“Wrong Way” is next, and it was also a bit of a radio hit. There’s a catchy melody. It’s got a bouncy, fun, ska sound, too, and even includes a cool trombone solo. This would make my mom happy, but she wouldn’t like the story of a child prostitute. I’m not too thrilled by the narrator’s annoyance that her tears ruin her makeup, or by his complaints that she continues to want to live the “wrong way.” “Same In the End” is a bit of a rave-up that I remember liking but that nowadays sounds kind of tiresome. Nowell does impressively spout lots of words in a short time, however.
“April 29, 1992 (Miami)” is one of my favorite songs on the record, and not just because of the sound.
The song describes the rioting that occurred after the acquittal of the fuckhead cops who beat Rodney King in LA in 1992. It uses recordings of actual police calls from Long Beach, CA, the band’s hometown, to supplement the song’s lyrics. The lyrics basically celebrate looting, which I don’t agree with, but give an insight into the mindset of some rioters. (The band purportedly participated in the Long Beach unrest. I’m not sure what “Miami” refers to.) The song’s got a groove and a menacing feel that climaxes as Nowell sings, “let it burn, wanna let it burn” at 2:48, and follows it up with a list of cities. That entire event – the trial, the acquittal, the riots – was very formative to who I am as a person, so I’m interested in any media dealing with it. And the song, though simple, rocks pretty hard.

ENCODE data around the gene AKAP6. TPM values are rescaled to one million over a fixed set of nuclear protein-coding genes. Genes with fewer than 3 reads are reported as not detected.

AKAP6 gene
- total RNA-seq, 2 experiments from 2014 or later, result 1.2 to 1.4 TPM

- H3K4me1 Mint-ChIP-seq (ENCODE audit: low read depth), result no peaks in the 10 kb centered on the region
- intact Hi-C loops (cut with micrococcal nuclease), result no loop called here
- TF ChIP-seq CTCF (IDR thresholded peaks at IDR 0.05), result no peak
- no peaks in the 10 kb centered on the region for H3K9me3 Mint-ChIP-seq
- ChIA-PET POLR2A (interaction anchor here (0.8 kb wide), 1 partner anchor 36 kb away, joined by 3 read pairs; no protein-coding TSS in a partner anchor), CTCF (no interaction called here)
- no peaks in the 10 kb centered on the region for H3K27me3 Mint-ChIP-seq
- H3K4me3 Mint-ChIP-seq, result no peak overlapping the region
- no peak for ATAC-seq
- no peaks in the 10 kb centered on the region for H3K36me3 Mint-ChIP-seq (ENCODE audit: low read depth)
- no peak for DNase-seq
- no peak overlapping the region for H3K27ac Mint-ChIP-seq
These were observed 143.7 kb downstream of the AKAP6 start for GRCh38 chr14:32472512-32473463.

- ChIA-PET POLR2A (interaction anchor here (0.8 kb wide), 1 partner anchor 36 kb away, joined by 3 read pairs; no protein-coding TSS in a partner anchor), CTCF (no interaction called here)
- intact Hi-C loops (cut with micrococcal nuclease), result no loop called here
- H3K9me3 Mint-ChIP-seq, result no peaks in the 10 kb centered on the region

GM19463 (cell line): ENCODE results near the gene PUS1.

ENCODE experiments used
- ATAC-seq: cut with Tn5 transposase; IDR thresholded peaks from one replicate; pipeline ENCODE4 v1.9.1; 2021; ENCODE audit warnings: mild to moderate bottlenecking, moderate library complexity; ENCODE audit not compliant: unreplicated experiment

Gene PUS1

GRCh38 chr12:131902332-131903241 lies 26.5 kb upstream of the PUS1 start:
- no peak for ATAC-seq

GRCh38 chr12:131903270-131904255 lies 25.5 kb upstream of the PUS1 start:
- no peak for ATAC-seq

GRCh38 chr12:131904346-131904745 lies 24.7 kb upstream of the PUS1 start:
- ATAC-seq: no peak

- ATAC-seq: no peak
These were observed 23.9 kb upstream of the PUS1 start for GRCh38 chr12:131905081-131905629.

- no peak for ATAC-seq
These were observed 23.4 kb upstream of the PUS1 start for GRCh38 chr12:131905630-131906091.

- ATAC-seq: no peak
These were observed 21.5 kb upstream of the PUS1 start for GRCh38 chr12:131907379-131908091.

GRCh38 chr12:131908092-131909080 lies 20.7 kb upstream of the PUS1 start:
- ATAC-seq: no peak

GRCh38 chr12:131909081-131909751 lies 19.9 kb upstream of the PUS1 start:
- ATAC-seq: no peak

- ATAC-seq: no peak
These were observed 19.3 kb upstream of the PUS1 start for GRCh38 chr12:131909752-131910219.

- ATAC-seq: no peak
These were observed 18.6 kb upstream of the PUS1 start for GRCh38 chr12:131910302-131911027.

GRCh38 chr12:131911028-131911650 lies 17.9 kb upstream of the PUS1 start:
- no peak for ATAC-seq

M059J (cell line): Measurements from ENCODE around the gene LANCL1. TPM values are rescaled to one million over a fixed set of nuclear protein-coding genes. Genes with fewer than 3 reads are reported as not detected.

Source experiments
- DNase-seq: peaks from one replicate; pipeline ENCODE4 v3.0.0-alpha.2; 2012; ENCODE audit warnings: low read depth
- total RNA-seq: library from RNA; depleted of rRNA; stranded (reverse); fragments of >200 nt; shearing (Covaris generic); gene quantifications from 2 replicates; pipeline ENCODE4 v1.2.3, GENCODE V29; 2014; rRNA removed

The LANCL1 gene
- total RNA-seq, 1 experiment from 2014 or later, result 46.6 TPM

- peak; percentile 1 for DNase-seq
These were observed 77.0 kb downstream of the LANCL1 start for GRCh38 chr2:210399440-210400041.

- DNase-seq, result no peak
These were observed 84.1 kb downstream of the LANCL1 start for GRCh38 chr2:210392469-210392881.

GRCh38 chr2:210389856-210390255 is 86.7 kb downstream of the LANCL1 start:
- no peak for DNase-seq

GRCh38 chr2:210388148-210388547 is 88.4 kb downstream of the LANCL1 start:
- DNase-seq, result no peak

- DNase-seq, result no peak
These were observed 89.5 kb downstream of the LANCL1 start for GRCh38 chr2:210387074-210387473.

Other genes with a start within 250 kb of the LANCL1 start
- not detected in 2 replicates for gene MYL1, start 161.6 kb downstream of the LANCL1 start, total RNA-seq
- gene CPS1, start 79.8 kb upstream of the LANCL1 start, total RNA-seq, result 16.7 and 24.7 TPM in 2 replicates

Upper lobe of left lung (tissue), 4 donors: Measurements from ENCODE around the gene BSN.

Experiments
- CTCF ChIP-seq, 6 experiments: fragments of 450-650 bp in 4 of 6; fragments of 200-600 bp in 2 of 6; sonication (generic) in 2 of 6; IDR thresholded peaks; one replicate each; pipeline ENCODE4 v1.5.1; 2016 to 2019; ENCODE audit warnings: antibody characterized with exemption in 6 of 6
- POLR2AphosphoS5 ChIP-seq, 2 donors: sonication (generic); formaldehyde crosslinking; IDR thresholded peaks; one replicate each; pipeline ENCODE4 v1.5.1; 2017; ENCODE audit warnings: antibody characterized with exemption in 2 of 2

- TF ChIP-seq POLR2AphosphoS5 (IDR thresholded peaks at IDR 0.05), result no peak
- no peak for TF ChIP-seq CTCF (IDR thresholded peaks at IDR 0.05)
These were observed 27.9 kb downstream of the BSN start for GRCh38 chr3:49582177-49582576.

So, the band is doing pretty well on this record so far. Lots of good stuff. And they seem headed for excellence when the next song, “Santeria,” mixes up the style and the pace of the album and provides a catchy singalong ear-worm (in a good way.)
I don’t want to get too over the top, but this song is the kind of changeup that brings to mind London Calling-level diversity of sound. It’s a bouncy number, and Nowell sings it with feeling. It’s a lost-love number that verges into toxic-masculinity-bullshit, but that hangs together on the strength of the melody. The bass is really cool, and Nowell plays a nifty little guitar solo at 1:33. Drummer Gaugh really provides just the right swing to give a Latin/Reggae feel.